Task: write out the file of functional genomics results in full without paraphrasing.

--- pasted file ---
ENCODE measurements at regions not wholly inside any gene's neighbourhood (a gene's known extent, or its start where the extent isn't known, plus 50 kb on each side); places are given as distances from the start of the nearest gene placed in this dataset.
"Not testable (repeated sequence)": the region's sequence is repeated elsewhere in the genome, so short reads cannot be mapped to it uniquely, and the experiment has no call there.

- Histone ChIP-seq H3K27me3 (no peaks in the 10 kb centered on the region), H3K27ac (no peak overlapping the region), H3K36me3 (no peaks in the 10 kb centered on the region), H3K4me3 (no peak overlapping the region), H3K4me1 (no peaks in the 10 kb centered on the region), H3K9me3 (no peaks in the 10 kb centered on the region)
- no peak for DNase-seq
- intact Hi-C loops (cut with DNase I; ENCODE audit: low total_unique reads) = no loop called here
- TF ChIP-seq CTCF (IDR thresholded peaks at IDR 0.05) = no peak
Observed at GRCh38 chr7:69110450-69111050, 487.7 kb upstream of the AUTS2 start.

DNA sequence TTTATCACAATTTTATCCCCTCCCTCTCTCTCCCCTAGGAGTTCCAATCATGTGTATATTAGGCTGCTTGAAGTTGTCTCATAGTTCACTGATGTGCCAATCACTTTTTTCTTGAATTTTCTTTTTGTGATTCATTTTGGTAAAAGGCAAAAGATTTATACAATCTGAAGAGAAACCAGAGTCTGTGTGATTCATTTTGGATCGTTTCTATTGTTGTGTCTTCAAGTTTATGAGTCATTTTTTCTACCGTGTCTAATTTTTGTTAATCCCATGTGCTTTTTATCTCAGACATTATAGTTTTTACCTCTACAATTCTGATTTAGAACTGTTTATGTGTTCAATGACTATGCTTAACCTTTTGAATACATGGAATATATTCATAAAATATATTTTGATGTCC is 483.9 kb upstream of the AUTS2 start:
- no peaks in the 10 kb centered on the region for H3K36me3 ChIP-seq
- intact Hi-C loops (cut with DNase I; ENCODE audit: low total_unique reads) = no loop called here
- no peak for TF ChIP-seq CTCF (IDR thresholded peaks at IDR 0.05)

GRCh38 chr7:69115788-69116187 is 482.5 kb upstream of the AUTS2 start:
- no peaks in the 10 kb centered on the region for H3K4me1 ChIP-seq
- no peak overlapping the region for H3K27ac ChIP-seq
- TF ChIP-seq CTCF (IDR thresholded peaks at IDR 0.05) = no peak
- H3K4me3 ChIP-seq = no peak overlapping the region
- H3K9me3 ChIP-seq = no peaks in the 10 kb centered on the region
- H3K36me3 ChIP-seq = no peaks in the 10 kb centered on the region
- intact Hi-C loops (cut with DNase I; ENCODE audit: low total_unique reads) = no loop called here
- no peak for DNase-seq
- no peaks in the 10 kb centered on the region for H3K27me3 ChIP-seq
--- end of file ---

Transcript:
ENCODE measurements at regions not wholly inside any gene's neighbourhood (a gene's known extent, or its start where the extent isn't known, plus 50 kb on each side); places are given as distances from the start of the nearest gene placed in this dataset.
"Not testable (repeated sequence)": the region's sequence is repeated elsewhere in the genome, so short reads cannot be mapped to it uniquely, and the experiment has no call there.

- Histone ChIP-seq H3K27me3 (no peaks in the 10 kb centered on the region), H3K27ac (no peak overlapping the region), H3K36me3 (no peaks in the 10 kb centered on the region), H3K4me3 (no peak overlapping the region), H3K4me1 (no peaks in the 10 kb centered on the region), H3K9me3 (no peaks in the 10 kb centered on the region)
- no peak for DNase-seq
- intact Hi-C loops (cut with DNase I; ENCODE audit: low total_unique reads) = no loop called here
- TF ChIP-seq CTCF (IDR thresholded peaks at IDR 0.05) = no peak
Observed at GRCh38 chr7:69110450-69111050, 487.7 kb upstream of the AUTS2 start.

DNA sequence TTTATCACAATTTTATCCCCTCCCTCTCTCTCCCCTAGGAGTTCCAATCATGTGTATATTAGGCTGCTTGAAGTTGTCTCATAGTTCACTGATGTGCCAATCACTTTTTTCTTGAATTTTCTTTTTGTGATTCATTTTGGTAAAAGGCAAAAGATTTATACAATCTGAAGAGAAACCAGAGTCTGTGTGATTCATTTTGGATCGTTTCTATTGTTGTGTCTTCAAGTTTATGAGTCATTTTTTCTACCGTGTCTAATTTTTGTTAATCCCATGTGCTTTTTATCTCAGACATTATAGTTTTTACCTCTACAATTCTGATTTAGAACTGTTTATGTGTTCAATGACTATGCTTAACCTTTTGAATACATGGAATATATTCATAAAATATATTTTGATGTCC is 483.9 kb upstream of the AUTS2 start:
- no peaks in the 10 kb centered on the region for H3K36me3 ChIP-seq
- intact Hi-C loops (cut with DNase I; ENCODE audit: low total_unique reads) = no loop called here
- no peak for TF ChIP-seq CTCF (IDR thresholded peaks at IDR 0.05)

GRCh38 chr7:69115788-69116187 is 482.5 kb upstream of the AUTS2 start:
- no peaks in the 10 kb centered on the region for H3K4me1 ChIP-seq
- no peak overlapping the region for H3K27ac ChIP-seq
- TF ChIP-seq CTCF (IDR thresholded peaks at IDR 0.05) = no peak
- H3K4me3 ChIP-seq = no peak overlapping the region
- H3K9me3 ChIP-seq = no peaks in the 10 kb centered on the region
- H3K36me3 ChIP-seq = no peaks in the 10 kb centered on the region
- intact Hi-C loops (cut with DNase I; ENCODE audit: low total_unique reads) = no loop called here
- no peak for DNase-seq
- no peaks in the 10 kb centered on the region for H3K27me3 ChIP-seq